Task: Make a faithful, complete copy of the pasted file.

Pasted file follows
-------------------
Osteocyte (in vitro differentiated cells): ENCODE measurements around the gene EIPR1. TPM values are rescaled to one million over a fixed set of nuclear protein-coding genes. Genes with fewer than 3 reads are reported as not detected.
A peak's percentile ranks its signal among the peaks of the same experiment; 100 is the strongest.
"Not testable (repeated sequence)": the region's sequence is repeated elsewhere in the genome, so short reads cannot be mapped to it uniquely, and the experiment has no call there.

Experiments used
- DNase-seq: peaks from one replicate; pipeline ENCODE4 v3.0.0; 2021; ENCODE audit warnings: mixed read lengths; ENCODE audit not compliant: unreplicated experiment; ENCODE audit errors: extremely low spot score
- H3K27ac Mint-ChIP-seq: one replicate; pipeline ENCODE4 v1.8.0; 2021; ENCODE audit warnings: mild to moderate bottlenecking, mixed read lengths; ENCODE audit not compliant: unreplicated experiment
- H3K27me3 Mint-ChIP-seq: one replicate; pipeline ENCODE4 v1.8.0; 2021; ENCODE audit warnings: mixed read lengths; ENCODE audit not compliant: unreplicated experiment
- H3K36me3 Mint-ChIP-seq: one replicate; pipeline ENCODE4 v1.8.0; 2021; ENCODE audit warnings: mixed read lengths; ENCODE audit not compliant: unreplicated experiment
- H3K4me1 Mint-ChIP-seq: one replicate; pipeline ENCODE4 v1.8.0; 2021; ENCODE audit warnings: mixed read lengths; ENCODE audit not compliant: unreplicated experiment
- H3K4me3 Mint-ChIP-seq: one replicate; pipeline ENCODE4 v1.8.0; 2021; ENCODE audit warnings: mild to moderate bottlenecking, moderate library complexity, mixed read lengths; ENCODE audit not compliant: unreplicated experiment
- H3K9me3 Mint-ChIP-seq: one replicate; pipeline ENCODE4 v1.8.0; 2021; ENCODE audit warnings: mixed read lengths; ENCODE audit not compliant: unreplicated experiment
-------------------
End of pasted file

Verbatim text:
Osteocyte (in vitro differentiated cells): ENCODE measurements around the gene EIPR1. TPM values are rescaled to one million over a fixed set of nuclear protein-coding genes. Genes with fewer than 3 reads are reported as not detected.
A peak's percentile ranks its signal among the peaks of the same experiment; 100 is the strongest.
"Not testable (repeated sequence)": the region's sequence is repeated elsewhere in the genome, so short reads cannot be mapped to it uniquely, and the experiment has no call there.

Experiments used
- DNase-seq: peaks from one replicate; pipeline ENCODE4 v3.0.0; 2021; ENCODE audit warnings: mixed read lengths; ENCODE audit not compliant: unreplicated experiment; ENCODE audit errors: extremely low spot score
- H3K27ac Mint-ChIP-seq: one replicate; pipeline ENCODE4 v1.8.0; 2021; ENCODE audit warnings: mild to moderate bottlenecking, mixed read lengths; ENCODE audit not compliant: unreplicated experiment
- H3K27me3 Mint-ChIP-seq: one replicate; pipeline ENCODE4 v1.8.0; 2021; ENCODE audit warnings: mixed read lengths; ENCODE audit not compliant: unreplicated experiment
- H3K36me3 Mint-ChIP-seq: one replicate; pipeline ENCODE4 v1.8.0; 2021; ENCODE audit warnings: mixed read lengths; ENCODE audit not compliant: unreplicated experiment
- H3K4me1 Mint-ChIP-seq: one replicate; pipeline ENCODE4 v1.8.0; 2021; ENCODE audit warnings: mixed read lengths; ENCODE audit not compliant: unreplicated experiment
- H3K4me3 Mint-ChIP-seq: one replicate; pipeline ENCODE4 v1.8.0; 2021; ENCODE audit warnings: mild to moderate bottlenecking, moderate library complexity, mixed read lengths; ENCODE audit not compliant: unreplicated experiment
- H3K9me3 Mint-ChIP-seq: one replicate; pipeline ENCODE4 v1.8.0; 2021; ENCODE audit warnings: mixed read lengths; ENCODE audit not compliant: unreplicated experiment